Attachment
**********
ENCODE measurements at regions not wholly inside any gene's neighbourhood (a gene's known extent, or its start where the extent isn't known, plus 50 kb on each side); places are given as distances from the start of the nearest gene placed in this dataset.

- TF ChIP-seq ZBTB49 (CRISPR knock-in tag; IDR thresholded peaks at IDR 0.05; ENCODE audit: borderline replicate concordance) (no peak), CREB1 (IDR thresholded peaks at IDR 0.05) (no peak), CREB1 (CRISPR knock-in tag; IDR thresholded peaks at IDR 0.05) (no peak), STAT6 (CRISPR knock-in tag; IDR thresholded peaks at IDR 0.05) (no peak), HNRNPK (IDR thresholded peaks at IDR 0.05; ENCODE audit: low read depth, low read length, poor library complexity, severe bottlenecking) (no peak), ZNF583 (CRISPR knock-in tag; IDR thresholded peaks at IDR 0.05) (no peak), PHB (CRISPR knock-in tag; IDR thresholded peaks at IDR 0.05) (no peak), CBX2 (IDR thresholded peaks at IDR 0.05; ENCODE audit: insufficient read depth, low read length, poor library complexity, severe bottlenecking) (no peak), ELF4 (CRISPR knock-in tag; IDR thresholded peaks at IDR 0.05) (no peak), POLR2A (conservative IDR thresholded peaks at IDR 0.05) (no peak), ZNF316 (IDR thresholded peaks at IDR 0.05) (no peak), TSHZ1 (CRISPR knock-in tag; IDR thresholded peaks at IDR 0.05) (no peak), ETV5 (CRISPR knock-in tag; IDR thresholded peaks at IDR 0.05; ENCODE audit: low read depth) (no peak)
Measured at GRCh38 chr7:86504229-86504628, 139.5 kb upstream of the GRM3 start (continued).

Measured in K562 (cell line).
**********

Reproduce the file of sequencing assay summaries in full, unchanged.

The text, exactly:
ENCODE measurements at regions not wholly inside any gene's neighbourhood (a gene's known extent, or its start where the extent isn't known, plus 50 kb on each side); places are given as distances from the start of the nearest gene placed in this dataset.

- TF ChIP-seq ZBTB49 (CRISPR knock-in tag; IDR thresholded peaks at IDR 0.05; ENCODE audit: borderline replicate concordance) (no peak), CREB1 (IDR thresholded peaks at IDR 0.05) (no peak), CREB1 (CRISPR knock-in tag; IDR thresholded peaks at IDR 0.05) (no peak), STAT6 (CRISPR knock-in tag; IDR thresholded peaks at IDR 0.05) (no peak), HNRNPK (IDR thresholded peaks at IDR 0.05; ENCODE audit: low read depth, low read length, poor library complexity, severe bottlenecking) (no peak), ZNF583 (CRISPR knock-in tag; IDR thresholded peaks at IDR 0.05) (no peak), PHB (CRISPR knock-in tag; IDR thresholded peaks at IDR 0.05) (no peak), CBX2 (IDR thresholded peaks at IDR 0.05; ENCODE audit: insufficient read depth, low read length, poor library complexity, severe bottlenecking) (no peak), ELF4 (CRISPR knock-in tag; IDR thresholded peaks at IDR 0.05) (no peak), POLR2A (conservative IDR thresholded peaks at IDR 0.05) (no peak), ZNF316 (IDR thresholded peaks at IDR 0.05) (no peak), TSHZ1 (CRISPR knock-in tag; IDR thresholded peaks at IDR 0.05) (no peak), ETV5 (CRISPR knock-in tag; IDR thresholded peaks at IDR 0.05; ENCODE audit: low read depth) (no peak)
Measured at GRCh38 chr7:86504229-86504628, 139.5 kb upstream of the GRM3 start (continued).

Measured in K562 (cell line).